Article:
Insider Trading

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Will High Profile Cases Prevent Future Insider Trading?USA-CRIME/

I was interviewed last week regarding the stories of Sri Lankan-born Raj Rajaratnam, head of the Galleon Group in the US or young Sydney equities dealer John Hartman, both found guilty of insider trading. The journalist wanted my opinion on whether I thought these high profile convictions will affect the way that companies deal with insider trading and change behavior.

My first answer was sadly “not really, but they may try harder not to get caught”.  However, it’s deeper than that.

Why?

Insider trading is too hard to define. If you can’t define it, how do you expect to prevent it or catch those involved? I do believe that the severity of the sentence might make someone think twice but the high potential rewards and low chances of conviction make it far too enticing.

Why is it so hard to define?

The generally accepted definition of insider trading is: The buying or selling of a security by someone who has access to material, nonpublic information about the security. However, that really doesn’t cut it simply because it’s way too broad.

Why is it so hard to prevent or stop?

The authorities had to go to extreme lengths and make a number of trade-offs to bring Rajaratham to justice. Over thirty people made deals for leniency in order to testify and give evidence to ensure the conviction of the ring leader. It took wire taps and months of investigation, all of which at the tax payers expense to bring one man to justice.  It will never give the money back to those that lost out.

How do you stop insider trading?

No-one really knows. Some say education, some say better controls and others say heavy sentencing.  Maybe it’s all three?  Some experts believe it’s about background checking of individuals before recruitment to look for habits and patterns of behaviors.  They argue that most insider traders that get caught seem to be addicted to gambling, alcohol or have chemical dependencies.  However, in trading positions these are often the behaviors we encourage.  No-one will admit it but we encourage risk taking and high rewards as was the case with John Hartman and then seem surprised when it backfires.

Imagine:

  • the husband of a high ranking CEO is at a party with friends and lets slip his wife is pregnant and taking a year off. The friend thinks this may have a negative impact and sells their shares in the company as a result of this information. The following week when the announcement is made public, investor confidence is indeed rocked and the shares drop in value. The friend gained from “insider information”. Clear?
  • someone sitting in a cafe overhearing a well known Chairman of a listed company, confiding in a business associate that profits for next quarter are seriously down but have not yet been announced. The person tells their friend who is an analyst and they in turn tell their clients who sell out and crash the share price. The clients of the analyst and the analyst gained from “insider information”. Clear?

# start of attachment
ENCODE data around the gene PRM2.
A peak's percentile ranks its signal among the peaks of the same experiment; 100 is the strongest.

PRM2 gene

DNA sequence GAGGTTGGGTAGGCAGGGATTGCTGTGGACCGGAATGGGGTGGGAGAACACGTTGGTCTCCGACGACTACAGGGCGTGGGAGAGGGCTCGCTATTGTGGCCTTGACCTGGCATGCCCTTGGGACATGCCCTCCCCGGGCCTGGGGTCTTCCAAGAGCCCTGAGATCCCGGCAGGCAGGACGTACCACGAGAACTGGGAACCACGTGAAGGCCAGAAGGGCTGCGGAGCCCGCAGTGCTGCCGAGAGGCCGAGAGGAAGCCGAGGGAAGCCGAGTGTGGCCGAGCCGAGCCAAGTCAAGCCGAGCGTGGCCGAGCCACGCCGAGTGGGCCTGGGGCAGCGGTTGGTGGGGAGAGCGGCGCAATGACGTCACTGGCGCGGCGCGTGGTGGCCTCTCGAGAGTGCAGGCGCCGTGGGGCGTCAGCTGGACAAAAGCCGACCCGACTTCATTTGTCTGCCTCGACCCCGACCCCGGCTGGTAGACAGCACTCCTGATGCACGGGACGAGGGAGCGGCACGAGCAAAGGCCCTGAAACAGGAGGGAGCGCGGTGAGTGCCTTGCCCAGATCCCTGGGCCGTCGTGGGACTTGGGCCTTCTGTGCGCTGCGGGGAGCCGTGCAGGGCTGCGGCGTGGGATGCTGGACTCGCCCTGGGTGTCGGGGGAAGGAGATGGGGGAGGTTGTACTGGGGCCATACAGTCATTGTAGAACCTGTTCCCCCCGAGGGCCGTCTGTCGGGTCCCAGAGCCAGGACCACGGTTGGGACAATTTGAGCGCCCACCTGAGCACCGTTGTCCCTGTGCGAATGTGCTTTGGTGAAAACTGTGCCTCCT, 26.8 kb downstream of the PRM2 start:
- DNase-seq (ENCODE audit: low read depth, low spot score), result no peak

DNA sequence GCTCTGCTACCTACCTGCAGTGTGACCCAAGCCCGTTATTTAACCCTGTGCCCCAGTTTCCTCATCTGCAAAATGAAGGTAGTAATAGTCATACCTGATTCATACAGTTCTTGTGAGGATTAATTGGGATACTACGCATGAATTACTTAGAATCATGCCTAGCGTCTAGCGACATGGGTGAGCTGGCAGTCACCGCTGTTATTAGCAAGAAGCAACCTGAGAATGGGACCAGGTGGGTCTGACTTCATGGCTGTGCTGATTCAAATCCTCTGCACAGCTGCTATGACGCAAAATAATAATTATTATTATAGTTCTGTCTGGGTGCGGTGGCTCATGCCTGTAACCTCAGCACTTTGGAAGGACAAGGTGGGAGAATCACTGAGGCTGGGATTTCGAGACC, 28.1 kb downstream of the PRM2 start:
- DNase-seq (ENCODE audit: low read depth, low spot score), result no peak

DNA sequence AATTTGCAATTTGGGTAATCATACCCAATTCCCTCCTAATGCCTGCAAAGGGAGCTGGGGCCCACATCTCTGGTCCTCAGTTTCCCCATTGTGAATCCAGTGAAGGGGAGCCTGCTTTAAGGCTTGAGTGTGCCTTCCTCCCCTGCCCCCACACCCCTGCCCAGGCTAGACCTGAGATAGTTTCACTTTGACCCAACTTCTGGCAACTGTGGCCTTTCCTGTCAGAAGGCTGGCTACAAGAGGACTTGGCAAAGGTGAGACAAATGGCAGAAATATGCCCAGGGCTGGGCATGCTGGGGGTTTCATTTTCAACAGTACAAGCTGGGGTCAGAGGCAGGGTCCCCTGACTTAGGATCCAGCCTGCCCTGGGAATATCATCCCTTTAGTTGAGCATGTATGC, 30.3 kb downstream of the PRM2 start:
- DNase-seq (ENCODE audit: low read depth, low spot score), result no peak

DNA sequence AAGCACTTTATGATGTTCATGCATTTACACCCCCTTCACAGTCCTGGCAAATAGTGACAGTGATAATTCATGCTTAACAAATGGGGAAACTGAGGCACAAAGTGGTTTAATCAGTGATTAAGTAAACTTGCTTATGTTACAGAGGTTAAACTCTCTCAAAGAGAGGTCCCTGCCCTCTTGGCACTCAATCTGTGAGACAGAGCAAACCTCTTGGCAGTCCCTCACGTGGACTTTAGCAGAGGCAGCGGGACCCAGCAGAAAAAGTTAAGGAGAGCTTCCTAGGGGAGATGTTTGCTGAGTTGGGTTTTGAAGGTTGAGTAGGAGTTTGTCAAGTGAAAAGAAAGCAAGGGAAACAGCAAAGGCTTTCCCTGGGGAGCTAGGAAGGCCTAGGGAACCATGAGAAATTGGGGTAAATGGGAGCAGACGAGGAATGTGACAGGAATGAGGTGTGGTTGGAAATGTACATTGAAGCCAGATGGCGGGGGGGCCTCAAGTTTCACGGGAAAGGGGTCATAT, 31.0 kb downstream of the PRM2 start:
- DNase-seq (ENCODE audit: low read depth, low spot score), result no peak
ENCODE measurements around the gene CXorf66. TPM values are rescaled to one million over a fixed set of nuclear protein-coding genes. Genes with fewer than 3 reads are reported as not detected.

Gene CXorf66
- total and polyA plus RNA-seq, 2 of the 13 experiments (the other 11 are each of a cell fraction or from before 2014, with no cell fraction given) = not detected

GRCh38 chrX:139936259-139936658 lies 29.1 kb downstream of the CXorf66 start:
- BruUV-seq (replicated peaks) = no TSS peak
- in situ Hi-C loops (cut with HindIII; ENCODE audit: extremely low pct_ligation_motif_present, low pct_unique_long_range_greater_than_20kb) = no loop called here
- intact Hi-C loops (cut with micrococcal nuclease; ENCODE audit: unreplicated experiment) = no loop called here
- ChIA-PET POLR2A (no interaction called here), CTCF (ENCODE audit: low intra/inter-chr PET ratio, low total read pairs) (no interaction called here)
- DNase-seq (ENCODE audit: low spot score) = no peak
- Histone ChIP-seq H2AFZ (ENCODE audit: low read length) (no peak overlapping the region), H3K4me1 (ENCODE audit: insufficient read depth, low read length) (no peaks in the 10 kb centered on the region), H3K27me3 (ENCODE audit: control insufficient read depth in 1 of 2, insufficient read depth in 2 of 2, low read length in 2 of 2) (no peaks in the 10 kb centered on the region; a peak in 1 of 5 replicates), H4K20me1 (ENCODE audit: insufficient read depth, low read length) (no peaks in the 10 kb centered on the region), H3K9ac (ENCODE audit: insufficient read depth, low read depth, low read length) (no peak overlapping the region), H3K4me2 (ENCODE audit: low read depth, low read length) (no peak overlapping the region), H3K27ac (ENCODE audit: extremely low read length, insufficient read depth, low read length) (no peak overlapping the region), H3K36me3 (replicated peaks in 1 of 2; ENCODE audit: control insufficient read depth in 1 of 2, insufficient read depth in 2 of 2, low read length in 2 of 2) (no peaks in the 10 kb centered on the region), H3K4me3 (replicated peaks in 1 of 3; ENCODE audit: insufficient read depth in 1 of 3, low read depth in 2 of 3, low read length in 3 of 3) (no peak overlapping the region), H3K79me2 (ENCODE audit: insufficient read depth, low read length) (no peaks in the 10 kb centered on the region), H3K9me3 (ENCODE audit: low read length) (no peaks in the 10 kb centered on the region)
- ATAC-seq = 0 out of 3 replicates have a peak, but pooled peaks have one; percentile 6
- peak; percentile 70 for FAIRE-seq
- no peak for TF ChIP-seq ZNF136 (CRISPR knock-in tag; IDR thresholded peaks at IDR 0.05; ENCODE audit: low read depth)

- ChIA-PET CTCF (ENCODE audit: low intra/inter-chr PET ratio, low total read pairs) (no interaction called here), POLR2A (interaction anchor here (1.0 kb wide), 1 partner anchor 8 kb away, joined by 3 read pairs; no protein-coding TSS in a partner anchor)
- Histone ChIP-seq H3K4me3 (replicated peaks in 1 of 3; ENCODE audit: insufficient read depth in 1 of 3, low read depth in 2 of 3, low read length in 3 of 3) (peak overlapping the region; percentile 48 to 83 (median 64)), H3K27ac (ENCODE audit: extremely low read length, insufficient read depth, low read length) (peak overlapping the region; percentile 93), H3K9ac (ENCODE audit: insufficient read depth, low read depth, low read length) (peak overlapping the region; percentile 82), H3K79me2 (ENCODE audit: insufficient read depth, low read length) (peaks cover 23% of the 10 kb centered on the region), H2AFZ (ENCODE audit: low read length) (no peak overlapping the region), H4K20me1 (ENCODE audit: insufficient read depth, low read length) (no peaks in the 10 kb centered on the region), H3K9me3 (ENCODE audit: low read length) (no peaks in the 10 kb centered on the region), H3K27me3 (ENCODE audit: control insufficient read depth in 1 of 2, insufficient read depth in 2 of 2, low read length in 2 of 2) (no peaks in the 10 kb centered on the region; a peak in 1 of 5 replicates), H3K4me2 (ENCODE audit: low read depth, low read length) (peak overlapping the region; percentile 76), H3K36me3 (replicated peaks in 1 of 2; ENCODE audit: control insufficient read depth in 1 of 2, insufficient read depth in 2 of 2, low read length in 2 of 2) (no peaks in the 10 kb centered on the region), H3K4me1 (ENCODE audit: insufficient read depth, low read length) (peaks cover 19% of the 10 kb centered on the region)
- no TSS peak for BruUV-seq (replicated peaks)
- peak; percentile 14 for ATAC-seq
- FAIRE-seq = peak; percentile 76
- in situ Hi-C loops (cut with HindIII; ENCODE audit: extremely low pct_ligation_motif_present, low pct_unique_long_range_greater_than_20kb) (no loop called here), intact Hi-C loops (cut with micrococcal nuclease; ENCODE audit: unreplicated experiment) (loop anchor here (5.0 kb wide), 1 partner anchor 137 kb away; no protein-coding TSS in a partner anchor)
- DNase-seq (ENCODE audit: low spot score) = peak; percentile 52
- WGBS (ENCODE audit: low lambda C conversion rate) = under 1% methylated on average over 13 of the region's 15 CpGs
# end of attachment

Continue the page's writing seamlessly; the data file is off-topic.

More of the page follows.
• the PA of an advisory firm sees that a large merger is about to take place, she gets a friend to buy shares in the business about to be acquired. When announced, the share price soars. The PA gained from “insider information”. Clear?

Surely these are clear cut cases aren’t they? but….

Would you like the burden of investigation and proof in the above examples?

I wouldn’t.  Information is valuable. Information that no-one else is yet privy to can be very valuable indeed.

Admit it, what’s the first thing you really want to do when you have been told a juicy secret? Tell someone, demonstrate how you are “in the know”. It’s human nature.  Ad to that the temptation of gaining financially from information, especially when you can’t see any direct harm can be overwhelming.

Sure, guys like Rajaratnam should be caught and punished. In my humble opinion, this is the worst kind of insider trading, deliberate and corrupting of others who otherwise may not have gotten involved. He bribed people in high places to provide him with tips and inside information. In fact, I believe the tippers should have been equally punished as they were mainly trusted professionals with a duty of care to their clients. However, the extent that the authorities had to go to in order to gain a conviction were quite extraordinary and that is why I don’t believe the outcome of this case will have any lasting effect. Prevention and conviction is too hard and too costly.

These cases may serve to satiate the media’s interest in the subject, publicity of long, hard sentencing may reduce the appeal but in the end, we have to admit that it is with us forever.

We have our opinion but we’d love to hear your thoughts.  Please call on +61 2 9258 1972 or go to our Contact page.

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